by Ann Patchett

Detective stories and sonnets, Persian miniatures and minuets.
There is something enthralling to me about forms that impose
specific limits. What blooms within these walled gardens may
actually feel bigger and more intense than works that have whole
acres to play with.

This is the case with RUN, whose span is only a single day
(although the first chapter provides some necessary back story and
the last tells what happens four-and-a-half years later) and whose
characters are all associated in one way or another with the
Doyles, an Irish-American family in Boston: the father, a widower
and former mayor; one ne'er-do-well son, Sullivan; two
high-achieving adopted sons, Tip and Teddy, who happen to be
African American; and the boys' great uncle, a priest who may or
may not have healing powers. There is also a mother ("Tennessee
like the state") and her 11-year-old daughter, Kenya ("like the
country"), whose exact relation to the Doyles I mustn't reveal for
fear of ruining one of the novel's several surprises.

The collision of different sensibilities within the temporal
equivalent of a locked room reminded me a bit of Ann Patchett's
earlier fiction. In BEL CANTO, a disparate group is held hostage by
terrorists in an unnamed South American country; a home for unwed
mothers brings strangers together into a quasi-family in THE PATRON
SAINT OF LIARS. The web of accidental connections forms a
microcosm, a small world reflecting all the contradictions and
linkages of the larger one --- hardly an original device, but there
is nothing mechanical about the way Patchett applies it. She has
placed the thorns of race and class at the sensitive heart of her
book, and the result is painful but not without hope, a humanism so
pure and clear that it made me want to stand up and cheer.

Or cry. Or hold my breath. There is tremendous, wrenching tension
in Patchett's premise. As RUN begins, Tip is pushed out of the way
of an oncoming car by Kenya's mother. This simple act of
selflessness sends Tennessee to the hospital with serious injuries
while her daughter tumbles without warning, ALICE IN
WONDERLAND-style, into the Doyles' lives. As Kenya slowly feels out
her relationship to the family --- especially Tip and Teddy --- we
see her observing, with curiosity rather than rancor, that a
sameness of skin color doesn't mean a sameness of

After spending the night in the Doyles' house, Kenya can "do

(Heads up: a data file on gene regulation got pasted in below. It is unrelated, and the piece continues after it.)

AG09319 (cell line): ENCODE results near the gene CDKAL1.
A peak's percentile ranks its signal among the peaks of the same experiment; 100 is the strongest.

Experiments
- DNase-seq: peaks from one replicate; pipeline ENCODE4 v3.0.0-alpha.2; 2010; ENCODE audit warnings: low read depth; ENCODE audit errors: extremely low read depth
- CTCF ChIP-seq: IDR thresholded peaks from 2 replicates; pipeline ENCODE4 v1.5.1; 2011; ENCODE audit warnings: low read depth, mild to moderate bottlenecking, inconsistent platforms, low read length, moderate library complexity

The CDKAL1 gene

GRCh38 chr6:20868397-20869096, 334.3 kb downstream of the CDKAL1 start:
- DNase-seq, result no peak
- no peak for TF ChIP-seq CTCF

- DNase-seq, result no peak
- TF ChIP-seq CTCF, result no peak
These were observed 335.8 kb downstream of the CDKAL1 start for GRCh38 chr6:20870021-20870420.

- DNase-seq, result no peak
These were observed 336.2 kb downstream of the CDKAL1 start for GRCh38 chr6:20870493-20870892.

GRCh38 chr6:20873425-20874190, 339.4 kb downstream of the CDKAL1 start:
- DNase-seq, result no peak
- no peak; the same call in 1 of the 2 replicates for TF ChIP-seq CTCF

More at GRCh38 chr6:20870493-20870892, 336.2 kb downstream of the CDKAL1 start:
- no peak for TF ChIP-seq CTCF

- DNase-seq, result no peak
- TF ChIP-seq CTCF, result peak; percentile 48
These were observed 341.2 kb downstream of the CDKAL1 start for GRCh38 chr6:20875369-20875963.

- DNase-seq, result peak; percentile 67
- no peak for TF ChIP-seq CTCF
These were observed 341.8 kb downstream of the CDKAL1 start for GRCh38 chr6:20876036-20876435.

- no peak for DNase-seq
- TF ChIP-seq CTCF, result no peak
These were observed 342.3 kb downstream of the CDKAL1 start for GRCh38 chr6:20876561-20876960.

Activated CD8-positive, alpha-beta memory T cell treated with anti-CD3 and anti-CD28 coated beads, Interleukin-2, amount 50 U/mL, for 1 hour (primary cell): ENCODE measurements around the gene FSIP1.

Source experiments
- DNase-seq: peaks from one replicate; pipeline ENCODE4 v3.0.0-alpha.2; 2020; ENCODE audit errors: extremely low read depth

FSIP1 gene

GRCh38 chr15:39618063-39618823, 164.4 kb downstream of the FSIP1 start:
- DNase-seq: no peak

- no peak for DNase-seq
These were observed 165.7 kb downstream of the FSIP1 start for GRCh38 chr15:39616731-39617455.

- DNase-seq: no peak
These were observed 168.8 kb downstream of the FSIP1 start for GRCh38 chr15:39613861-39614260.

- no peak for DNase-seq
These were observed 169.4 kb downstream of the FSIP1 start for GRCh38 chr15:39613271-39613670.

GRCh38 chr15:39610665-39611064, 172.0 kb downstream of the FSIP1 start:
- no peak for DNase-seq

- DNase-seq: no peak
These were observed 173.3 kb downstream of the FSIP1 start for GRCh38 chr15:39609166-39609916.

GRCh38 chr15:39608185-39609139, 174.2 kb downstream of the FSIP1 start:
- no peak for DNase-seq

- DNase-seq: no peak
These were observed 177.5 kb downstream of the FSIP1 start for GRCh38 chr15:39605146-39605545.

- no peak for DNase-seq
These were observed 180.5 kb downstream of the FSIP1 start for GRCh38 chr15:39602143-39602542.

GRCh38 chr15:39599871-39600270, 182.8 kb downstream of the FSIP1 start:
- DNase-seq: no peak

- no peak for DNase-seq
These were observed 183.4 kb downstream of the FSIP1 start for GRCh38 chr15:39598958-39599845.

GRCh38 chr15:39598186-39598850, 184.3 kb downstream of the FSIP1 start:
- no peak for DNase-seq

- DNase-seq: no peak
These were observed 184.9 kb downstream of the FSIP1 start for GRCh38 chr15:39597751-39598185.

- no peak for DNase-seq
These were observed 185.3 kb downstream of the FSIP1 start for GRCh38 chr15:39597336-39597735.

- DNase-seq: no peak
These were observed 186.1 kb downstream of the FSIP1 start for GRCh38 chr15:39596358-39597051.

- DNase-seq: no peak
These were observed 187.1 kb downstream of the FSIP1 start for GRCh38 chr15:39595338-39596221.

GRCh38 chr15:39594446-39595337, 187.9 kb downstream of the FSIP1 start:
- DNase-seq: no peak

nothing but take in the light. It had never occurred to her before
that all the places she had slept in her life had been dark, that
her own apartment had never seen a minute of this kind of
sun.… She wondered if there wasn't some way that light was
divided and somehow…more of it wound up in better
neighborhoods." Yet she and her mother live in a housing project
only three blocks away from this luminously clean, noiseless, sunny
paradise. And although Kenya is mysteriously and instinctively able
to connect with Tip over his passion for studying fish (there is a
riveting scene in Harvard's hushed subterranean ichthyology
department), she doesn't know who Henry Thoreau is and has never
been taken, like more privileged children, to visit Walden Pond.
She is "unable to shake off the feeling that it had all been a test
and that she had failed."

This innocent outsider --- loyal, eager to please, fearful of
making a mistake, full of heartbreaking self-possession and dignity
--- is the crux of the book; she and her mother become a sort of
crucible for the Doyles, testing and transforming the family. Kenya
is a character so palpable, down to her carefully parted hair and
six ponytails, that she seems on the verge of bursting out of the
pages. Her talent, it turns out, is for running (hence the book's
title); when Tip takes her to Harvard's indoor track, she virtually
explodes: "Anger and sadness and a sense of injustice that was
bigger than any one thing that had happened stoked an enormous fire
in her chest and that fire kept her heart vibrant and hot and
alive, a beautiful, infallible machine."

RUN is all about people trying to outstrip their destiny. The elder
Doyle and Tennessee, both single parents, seem determined to make
their kids into moral paragons and future leaders, thinking to
protect them from racism and powerlessness. They invest
considerable passion in politics (giving the word run a
different significance) --- which, Patchett makes clear, has the
ability to corrupt (a scandal in Sullivan's past is hushed up by
his father) as well as to inspire (in a flashback, after hearing
Dr. King speak, Tennessee, stunned, realizes that "[t]here were
some people who had the ability to tell other people what was worth
wanting, could tell them in a way that was so powerful that the
people who heard them suddenly had their eyes opened to what had
been withheld from them all along").

But Patchett also seems to be saying that rational attempts to
control your destiny will take you only so far. I don't mean that
she comes across as mystical, despite some spooky moments (a
ghostly encounter between Tennessee and a friend from the past);
the faith she expresses is secular rather than conventionally
religious --- something more like fate, karma, or providence, which
turns accident into intention and bad luck into a blessing of

A book this good --- and I mean decent, not just skillfully written
--- doesn't come along every day. Forgive the pun, but run, don't
walk, to get your hands on a copy.

Reviewed by Kathy Weissman on April 27, 2011

by Ann Patchett

  • Publication Date: September 25, 2007
  • Genres: Fiction
  • Hardcover: 304 pages
  • Publisher: Harper
  • ISBN-10: 0061340634
  • ISBN-13: 9780061340635